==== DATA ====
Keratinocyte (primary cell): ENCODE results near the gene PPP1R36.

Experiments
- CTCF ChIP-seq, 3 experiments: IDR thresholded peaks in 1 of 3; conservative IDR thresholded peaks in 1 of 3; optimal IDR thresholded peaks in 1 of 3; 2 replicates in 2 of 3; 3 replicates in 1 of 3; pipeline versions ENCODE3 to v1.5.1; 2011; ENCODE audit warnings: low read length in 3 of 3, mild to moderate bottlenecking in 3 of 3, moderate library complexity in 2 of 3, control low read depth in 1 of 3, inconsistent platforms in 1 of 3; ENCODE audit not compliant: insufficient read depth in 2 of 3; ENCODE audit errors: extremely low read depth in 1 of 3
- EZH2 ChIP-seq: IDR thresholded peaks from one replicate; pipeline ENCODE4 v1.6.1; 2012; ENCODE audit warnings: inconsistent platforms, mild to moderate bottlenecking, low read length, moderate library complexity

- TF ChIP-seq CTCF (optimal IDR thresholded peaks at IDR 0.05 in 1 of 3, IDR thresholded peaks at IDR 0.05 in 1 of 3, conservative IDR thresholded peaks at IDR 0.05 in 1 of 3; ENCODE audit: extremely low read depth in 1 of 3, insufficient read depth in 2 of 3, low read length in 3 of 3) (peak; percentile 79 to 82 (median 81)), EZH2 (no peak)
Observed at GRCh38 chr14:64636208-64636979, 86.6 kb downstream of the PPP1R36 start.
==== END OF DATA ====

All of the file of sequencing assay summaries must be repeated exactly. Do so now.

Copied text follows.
Keratinocyte (primary cell): ENCODE results near the gene PPP1R36.

Experiments
- CTCF ChIP-seq, 3 experiments: IDR thresholded peaks in 1 of 3; conservative IDR thresholded peaks in 1 of 3; optimal IDR thresholded peaks in 1 of 3; 2 replicates in 2 of 3; 3 replicates in 1 of 3; pipeline versions ENCODE3 to v1.5.1; 2011; ENCODE audit warnings: low read length in 3 of 3, mild to moderate bottlenecking in 3 of 3, moderate library complexity in 2 of 3, control low read depth in 1 of 3, inconsistent platforms in 1 of 3; ENCODE audit not compliant: insufficient read depth in 2 of 3; ENCODE audit errors: extremely low read depth in 1 of 3
- EZH2 ChIP-seq: IDR thresholded peaks from one replicate; pipeline ENCODE4 v1.6.1; 2012; ENCODE audit warnings: inconsistent platforms, mild to moderate bottlenecking, low read length, moderate library complexity

- TF ChIP-seq CTCF (optimal IDR thresholded peaks at IDR 0.05 in 1 of 3, IDR thresholded peaks at IDR 0.05 in 1 of 3, conservative IDR thresholded peaks at IDR 0.05 in 1 of 3; ENCODE audit: extremely low read depth in 1 of 3, insufficient read depth in 2 of 3, low read length in 3 of 3) (peak; percentile 79 to 82 (median 81)), EZH2 (no peak)
Observed at GRCh38 chr14:64636208-64636979, 86.6 kb downstream of the PPP1R36 start.